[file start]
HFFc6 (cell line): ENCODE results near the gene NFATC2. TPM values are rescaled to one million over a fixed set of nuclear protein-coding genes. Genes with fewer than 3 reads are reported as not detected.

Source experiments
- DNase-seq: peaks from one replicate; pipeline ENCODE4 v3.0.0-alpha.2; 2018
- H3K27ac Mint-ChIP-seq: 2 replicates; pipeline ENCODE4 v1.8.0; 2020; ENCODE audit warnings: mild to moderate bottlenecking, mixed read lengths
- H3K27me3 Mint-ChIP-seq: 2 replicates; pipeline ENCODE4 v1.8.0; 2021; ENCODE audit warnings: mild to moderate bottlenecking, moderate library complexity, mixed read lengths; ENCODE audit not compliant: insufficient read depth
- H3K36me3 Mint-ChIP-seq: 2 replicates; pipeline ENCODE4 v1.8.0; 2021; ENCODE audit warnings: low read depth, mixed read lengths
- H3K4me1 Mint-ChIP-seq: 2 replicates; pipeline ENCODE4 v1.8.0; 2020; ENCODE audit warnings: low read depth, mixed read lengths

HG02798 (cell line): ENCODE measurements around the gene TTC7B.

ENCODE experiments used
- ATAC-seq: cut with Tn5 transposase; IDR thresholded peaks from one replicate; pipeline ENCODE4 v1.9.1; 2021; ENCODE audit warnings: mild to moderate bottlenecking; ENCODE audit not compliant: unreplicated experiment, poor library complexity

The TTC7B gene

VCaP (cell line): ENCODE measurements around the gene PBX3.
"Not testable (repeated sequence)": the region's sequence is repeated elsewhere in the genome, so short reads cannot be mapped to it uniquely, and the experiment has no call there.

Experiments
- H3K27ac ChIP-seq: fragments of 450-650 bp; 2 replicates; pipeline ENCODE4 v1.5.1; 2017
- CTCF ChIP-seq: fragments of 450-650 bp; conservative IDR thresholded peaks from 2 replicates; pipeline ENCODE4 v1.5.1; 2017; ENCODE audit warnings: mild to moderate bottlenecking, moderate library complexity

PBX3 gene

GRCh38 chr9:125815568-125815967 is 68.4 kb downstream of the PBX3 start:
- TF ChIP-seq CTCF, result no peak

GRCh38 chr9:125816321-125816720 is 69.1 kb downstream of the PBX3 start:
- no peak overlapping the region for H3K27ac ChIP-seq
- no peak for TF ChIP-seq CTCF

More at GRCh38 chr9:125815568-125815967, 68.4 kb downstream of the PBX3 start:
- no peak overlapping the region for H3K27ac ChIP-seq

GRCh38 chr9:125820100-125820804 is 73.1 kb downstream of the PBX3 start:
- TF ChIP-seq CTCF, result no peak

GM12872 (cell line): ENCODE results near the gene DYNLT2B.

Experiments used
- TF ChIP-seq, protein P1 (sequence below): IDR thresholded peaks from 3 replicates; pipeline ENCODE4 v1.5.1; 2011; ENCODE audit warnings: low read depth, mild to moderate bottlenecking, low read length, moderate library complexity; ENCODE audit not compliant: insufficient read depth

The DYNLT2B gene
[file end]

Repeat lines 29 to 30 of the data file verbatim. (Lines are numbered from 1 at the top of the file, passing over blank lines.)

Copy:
- TF ChIP-seq, protein P1 (sequence below): IDR thresholded peaks from 3 replicates; pipeline ENCODE4 v1.5.1; 2011; ENCODE audit warnings: low read depth, mild to moderate bottlenecking, low read length, moderate library complexity; ENCODE audit not compliant: insufficient read depth

The DYNLT2B gene